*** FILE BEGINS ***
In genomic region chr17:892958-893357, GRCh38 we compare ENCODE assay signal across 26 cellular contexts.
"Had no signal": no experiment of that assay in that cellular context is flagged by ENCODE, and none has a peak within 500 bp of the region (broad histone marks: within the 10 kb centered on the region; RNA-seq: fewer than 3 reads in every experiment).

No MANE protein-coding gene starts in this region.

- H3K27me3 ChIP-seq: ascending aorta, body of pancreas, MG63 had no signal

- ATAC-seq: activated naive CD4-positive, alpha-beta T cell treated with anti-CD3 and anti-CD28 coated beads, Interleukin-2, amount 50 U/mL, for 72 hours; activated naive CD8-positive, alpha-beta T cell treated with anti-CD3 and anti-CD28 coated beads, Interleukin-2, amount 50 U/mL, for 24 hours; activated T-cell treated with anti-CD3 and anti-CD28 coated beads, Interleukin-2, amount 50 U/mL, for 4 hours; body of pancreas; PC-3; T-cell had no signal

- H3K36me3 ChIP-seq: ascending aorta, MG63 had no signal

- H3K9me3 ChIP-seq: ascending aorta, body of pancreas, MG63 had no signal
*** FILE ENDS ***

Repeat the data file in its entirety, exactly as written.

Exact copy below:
In genomic region chr17:892958-893357, GRCh38 we compare ENCODE assay signal across 26 cellular contexts.
"Had no signal": no experiment of that assay in that cellular context is flagged by ENCODE, and none has a peak within 500 bp of the region (broad histone marks: within the 10 kb centered on the region; RNA-seq: fewer than 3 reads in every experiment).

No MANE protein-coding gene starts in this region.

- H3K27me3 ChIP-seq: ascending aorta, body of pancreas, MG63 had no signal

- ATAC-seq: activated naive CD4-positive, alpha-beta T cell treated with anti-CD3 and anti-CD28 coated beads, Interleukin-2, amount 50 U/mL, for 72 hours; activated naive CD8-positive, alpha-beta T cell treated with anti-CD3 and anti-CD28 coated beads, Interleukin-2, amount 50 U/mL, for 24 hours; activated T-cell treated with anti-CD3 and anti-CD28 coated beads, Interleukin-2, amount 50 U/mL, for 4 hours; body of pancreas; PC-3; T-cell had no signal

- H3K36me3 ChIP-seq: ascending aorta, MG63 had no signal

- H3K9me3 ChIP-seq: ascending aorta, body of pancreas, MG63 had no signal